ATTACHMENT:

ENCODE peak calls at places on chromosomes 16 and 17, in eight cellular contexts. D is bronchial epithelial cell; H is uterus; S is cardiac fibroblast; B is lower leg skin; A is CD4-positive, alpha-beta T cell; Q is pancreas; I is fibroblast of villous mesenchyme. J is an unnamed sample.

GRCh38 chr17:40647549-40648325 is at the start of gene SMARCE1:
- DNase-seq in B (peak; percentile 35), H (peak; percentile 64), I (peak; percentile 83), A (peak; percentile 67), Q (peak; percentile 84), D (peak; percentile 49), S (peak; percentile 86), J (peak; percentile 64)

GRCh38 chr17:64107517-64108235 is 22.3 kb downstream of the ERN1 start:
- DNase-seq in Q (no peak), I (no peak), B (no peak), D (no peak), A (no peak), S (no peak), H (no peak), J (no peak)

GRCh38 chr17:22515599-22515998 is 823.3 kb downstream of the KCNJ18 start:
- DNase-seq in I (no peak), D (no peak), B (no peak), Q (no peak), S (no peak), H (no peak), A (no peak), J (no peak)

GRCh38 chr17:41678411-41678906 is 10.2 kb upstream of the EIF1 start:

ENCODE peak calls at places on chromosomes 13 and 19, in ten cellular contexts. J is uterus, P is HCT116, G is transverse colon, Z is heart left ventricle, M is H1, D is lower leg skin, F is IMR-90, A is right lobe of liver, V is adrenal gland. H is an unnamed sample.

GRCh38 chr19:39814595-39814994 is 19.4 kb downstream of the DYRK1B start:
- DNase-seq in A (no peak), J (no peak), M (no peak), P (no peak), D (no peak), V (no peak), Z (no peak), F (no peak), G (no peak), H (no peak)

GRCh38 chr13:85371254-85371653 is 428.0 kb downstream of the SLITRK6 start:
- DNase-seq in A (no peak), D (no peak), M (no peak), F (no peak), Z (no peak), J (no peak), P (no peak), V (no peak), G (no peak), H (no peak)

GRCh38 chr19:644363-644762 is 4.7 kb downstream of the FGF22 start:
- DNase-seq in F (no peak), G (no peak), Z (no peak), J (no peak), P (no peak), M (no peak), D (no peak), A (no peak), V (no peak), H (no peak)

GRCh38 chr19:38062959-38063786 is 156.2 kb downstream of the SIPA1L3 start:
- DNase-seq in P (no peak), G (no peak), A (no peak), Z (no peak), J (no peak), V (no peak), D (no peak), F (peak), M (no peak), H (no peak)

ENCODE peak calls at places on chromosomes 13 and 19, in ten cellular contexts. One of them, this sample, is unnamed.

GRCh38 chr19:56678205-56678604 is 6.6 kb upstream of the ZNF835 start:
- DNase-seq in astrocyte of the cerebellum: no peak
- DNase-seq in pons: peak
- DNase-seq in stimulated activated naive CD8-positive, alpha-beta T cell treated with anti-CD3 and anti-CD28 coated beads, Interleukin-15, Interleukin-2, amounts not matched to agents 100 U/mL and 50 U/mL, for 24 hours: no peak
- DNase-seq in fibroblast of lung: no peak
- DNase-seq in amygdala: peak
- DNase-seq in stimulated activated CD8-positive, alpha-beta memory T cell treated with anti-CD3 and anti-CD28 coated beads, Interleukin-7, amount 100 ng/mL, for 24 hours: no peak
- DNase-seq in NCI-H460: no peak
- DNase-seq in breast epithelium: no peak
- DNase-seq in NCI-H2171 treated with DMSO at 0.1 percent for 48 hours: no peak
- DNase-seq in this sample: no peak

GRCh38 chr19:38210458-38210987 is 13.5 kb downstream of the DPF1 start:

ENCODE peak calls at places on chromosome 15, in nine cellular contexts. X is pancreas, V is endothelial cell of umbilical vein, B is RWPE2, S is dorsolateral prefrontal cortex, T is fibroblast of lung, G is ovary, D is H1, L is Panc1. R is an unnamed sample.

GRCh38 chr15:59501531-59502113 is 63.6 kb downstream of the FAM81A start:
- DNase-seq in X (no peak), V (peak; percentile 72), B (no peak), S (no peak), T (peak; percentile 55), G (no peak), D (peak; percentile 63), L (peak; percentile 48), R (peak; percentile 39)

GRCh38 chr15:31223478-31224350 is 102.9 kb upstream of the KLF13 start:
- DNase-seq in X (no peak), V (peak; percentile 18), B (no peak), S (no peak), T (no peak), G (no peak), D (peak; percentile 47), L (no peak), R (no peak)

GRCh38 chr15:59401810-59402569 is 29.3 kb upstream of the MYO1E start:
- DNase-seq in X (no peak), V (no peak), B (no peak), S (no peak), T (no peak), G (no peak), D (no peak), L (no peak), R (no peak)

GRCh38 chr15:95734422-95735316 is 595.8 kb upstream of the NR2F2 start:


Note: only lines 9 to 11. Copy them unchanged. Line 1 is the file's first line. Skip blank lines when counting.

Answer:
ENCODE peak calls at places on chromosomes 13 and 19, in ten cellular contexts. J is uterus, P is HCT116, G is transverse colon, Z is heart left ventricle, M is H1, D is lower leg skin, F is IMR-90, A is right lobe of liver, V is adrenal gland. H is an unnamed sample.

GRCh38 chr19:39814595-39814994 is 19.4 kb downstream of the DYRK1B start:
- DNase-seq in A (no peak), J (no peak), M (no peak), P (no peak), D (no peak), V (no peak), Z (no peak), F (no peak), G (no peak), H (no peak)